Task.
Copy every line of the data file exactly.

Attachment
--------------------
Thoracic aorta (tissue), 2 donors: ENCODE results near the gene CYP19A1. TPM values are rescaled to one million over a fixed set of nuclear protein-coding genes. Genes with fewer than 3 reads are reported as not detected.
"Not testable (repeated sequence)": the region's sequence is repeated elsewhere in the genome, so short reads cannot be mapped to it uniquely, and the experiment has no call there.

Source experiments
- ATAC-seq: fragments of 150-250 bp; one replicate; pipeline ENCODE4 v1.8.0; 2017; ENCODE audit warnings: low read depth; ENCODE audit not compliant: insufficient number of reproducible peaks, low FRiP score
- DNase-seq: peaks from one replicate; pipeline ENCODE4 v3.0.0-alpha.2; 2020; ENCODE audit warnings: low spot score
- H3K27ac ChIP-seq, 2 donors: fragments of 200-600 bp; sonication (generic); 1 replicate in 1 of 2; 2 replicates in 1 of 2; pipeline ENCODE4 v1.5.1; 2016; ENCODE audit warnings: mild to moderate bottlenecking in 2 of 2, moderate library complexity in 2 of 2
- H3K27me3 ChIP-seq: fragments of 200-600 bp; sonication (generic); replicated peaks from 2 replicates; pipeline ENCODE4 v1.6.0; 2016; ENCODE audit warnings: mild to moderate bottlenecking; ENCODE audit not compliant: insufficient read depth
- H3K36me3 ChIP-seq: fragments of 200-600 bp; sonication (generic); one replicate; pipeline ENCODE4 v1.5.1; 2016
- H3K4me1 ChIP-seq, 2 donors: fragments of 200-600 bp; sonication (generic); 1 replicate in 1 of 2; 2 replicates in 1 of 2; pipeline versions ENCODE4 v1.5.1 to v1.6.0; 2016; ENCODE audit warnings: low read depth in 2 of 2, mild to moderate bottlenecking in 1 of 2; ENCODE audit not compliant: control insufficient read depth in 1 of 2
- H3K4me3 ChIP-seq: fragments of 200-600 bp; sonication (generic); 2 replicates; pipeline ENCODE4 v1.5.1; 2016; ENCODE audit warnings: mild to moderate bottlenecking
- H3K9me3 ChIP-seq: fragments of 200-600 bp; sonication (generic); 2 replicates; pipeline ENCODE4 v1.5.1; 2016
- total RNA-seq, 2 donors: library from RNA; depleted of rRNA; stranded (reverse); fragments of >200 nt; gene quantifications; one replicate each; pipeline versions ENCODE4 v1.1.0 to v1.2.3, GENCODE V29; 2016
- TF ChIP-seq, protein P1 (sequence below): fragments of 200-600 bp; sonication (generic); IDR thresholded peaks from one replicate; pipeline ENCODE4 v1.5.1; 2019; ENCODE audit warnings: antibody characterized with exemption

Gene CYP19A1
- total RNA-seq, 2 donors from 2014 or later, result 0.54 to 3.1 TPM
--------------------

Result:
Thoracic aorta (tissue), 2 donors: ENCODE results near the gene CYP19A1. TPM values are rescaled to one million over a fixed set of nuclear protein-coding genes. Genes with fewer than 3 reads are reported as not detected.
"Not testable (repeated sequence)": the region's sequence is repeated elsewhere in the genome, so short reads cannot be mapped to it uniquely, and the experiment has no call there.

Source experiments
- ATAC-seq: fragments of 150-250 bp; one replicate; pipeline ENCODE4 v1.8.0; 2017; ENCODE audit warnings: low read depth; ENCODE audit not compliant: insufficient number of reproducible peaks, low FRiP score
- DNase-seq: peaks from one replicate; pipeline ENCODE4 v3.0.0-alpha.2; 2020; ENCODE audit warnings: low spot score
- H3K27ac ChIP-seq, 2 donors: fragments of 200-600 bp; sonication (generic); 1 replicate in 1 of 2; 2 replicates in 1 of 2; pipeline ENCODE4 v1.5.1; 2016; ENCODE audit warnings: mild to moderate bottlenecking in 2 of 2, moderate library complexity in 2 of 2
- H3K27me3 ChIP-seq: fragments of 200-600 bp; sonication (generic); replicated peaks from 2 replicates; pipeline ENCODE4 v1.6.0; 2016; ENCODE audit warnings: mild to moderate bottlenecking; ENCODE audit not compliant: insufficient read depth
- H3K36me3 ChIP-seq: fragments of 200-600 bp; sonication (generic); one replicate; pipeline ENCODE4 v1.5.1; 2016
- H3K4me1 ChIP-seq, 2 donors: fragments of 200-600 bp; sonication (generic); 1 replicate in 1 of 2; 2 replicates in 1 of 2; pipeline versions ENCODE4 v1.5.1 to v1.6.0; 2016; ENCODE audit warnings: low read depth in 2 of 2, mild to moderate bottlenecking in 1 of 2; ENCODE audit not compliant: control insufficient read depth in 1 of 2
- H3K4me3 ChIP-seq: fragments of 200-600 bp; sonication (generic); 2 replicates; pipeline ENCODE4 v1.5.1; 2016; ENCODE audit warnings: mild to moderate bottlenecking
- H3K9me3 ChIP-seq: fragments of 200-600 bp; sonication (generic); 2 replicates; pipeline ENCODE4 v1.5.1; 2016
- total RNA-seq, 2 donors: library from RNA; depleted of rRNA; stranded (reverse); fragments of >200 nt; gene quantifications; one replicate each; pipeline versions ENCODE4 v1.1.0 to v1.2.3, GENCODE V29; 2016
- TF ChIP-seq, protein P1 (sequence below): fragments of 200-600 bp; sonication (generic); IDR thresholded peaks from one replicate; pipeline ENCODE4 v1.5.1; 2019; ENCODE audit warnings: antibody characterized with exemption

Gene CYP19A1
- total RNA-seq, 2 donors from 2014 or later, result 0.54 to 3.1 TPM